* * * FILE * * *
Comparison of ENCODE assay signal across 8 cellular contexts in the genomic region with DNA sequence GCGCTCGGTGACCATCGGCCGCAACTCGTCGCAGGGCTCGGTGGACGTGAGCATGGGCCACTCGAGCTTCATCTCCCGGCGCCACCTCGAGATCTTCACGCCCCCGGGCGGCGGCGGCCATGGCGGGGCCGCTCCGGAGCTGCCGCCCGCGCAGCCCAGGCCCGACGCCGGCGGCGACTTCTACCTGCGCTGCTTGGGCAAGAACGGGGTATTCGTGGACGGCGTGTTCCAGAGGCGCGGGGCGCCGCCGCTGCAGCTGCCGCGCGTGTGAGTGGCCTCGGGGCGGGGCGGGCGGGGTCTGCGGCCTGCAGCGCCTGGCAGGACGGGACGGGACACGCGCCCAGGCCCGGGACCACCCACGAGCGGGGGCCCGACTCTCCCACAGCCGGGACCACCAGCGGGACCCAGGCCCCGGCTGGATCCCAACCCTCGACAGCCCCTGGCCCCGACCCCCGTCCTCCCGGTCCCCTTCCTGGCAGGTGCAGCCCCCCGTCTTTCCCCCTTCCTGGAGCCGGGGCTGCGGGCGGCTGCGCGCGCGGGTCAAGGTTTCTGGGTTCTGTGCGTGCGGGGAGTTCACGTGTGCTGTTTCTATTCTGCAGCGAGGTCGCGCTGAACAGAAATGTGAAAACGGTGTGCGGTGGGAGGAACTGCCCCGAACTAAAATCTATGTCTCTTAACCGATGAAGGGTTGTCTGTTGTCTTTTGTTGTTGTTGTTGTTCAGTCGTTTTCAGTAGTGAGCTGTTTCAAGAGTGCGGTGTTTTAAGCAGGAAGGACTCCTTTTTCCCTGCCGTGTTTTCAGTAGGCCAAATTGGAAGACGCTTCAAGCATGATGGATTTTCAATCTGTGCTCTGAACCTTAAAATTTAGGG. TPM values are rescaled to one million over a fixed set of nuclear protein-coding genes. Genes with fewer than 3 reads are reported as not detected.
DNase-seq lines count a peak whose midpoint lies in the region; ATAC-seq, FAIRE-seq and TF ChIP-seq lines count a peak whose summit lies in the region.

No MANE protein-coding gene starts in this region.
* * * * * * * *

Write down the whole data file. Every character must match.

Comparison of ENCODE assay signal across 8 cellular contexts in the genomic region with DNA sequence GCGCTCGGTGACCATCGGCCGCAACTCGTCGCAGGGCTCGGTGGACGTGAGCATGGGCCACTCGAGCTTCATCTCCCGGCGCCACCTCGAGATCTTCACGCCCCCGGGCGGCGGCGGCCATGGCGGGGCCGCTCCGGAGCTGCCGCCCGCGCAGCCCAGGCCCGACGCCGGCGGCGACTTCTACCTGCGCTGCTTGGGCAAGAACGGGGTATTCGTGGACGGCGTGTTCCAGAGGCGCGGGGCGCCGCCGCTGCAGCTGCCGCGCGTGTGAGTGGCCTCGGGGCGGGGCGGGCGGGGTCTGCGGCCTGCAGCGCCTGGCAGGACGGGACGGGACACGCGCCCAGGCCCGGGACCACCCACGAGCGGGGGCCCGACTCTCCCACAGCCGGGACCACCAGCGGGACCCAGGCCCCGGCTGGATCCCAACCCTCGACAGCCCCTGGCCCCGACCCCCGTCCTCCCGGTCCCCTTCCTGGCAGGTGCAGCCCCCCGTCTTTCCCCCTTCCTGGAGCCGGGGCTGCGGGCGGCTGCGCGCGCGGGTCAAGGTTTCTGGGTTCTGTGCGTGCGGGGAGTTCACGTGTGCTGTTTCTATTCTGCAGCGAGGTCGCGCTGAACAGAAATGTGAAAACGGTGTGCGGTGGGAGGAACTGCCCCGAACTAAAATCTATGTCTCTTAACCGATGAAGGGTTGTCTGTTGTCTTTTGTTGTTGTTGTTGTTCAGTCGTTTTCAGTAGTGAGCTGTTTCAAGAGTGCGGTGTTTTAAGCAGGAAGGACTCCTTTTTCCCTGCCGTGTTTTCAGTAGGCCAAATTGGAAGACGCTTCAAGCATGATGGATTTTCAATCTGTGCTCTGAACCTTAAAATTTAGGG. TPM values are rescaled to one million over a fixed set of nuclear protein-coding genes. Genes with fewer than 3 reads are reported as not detected.
DNase-seq lines count a peak whose midpoint lies in the region; ATAC-seq, FAIRE-seq and TF ChIP-seq lines count a peak whose summit lies in the region.

No MANE protein-coding gene starts in this region.